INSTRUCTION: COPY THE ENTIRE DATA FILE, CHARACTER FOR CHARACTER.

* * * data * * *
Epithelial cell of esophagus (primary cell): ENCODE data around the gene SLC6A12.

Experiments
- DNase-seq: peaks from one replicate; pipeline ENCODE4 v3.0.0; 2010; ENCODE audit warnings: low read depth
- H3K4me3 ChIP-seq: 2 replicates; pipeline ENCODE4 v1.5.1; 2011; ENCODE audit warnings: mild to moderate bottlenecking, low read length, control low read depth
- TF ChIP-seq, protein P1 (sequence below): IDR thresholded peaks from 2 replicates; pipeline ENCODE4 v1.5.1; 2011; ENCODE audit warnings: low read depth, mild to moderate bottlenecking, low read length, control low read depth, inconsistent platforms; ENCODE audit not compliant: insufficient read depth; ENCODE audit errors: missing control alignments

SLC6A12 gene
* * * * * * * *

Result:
Epithelial cell of esophagus (primary cell): ENCODE data around the gene SLC6A12.

Experiments
- DNase-seq: peaks from one replicate; pipeline ENCODE4 v3.0.0; 2010; ENCODE audit warnings: low read depth
- H3K4me3 ChIP-seq: 2 replicates; pipeline ENCODE4 v1.5.1; 2011; ENCODE audit warnings: mild to moderate bottlenecking, low read length, control low read depth
- TF ChIP-seq, protein P1 (sequence below): IDR thresholded peaks from 2 replicates; pipeline ENCODE4 v1.5.1; 2011; ENCODE audit warnings: low read depth, mild to moderate bottlenecking, low read length, control low read depth, inconsistent platforms; ENCODE audit not compliant: insufficient read depth; ENCODE audit errors: missing control alignments

SLC6A12 gene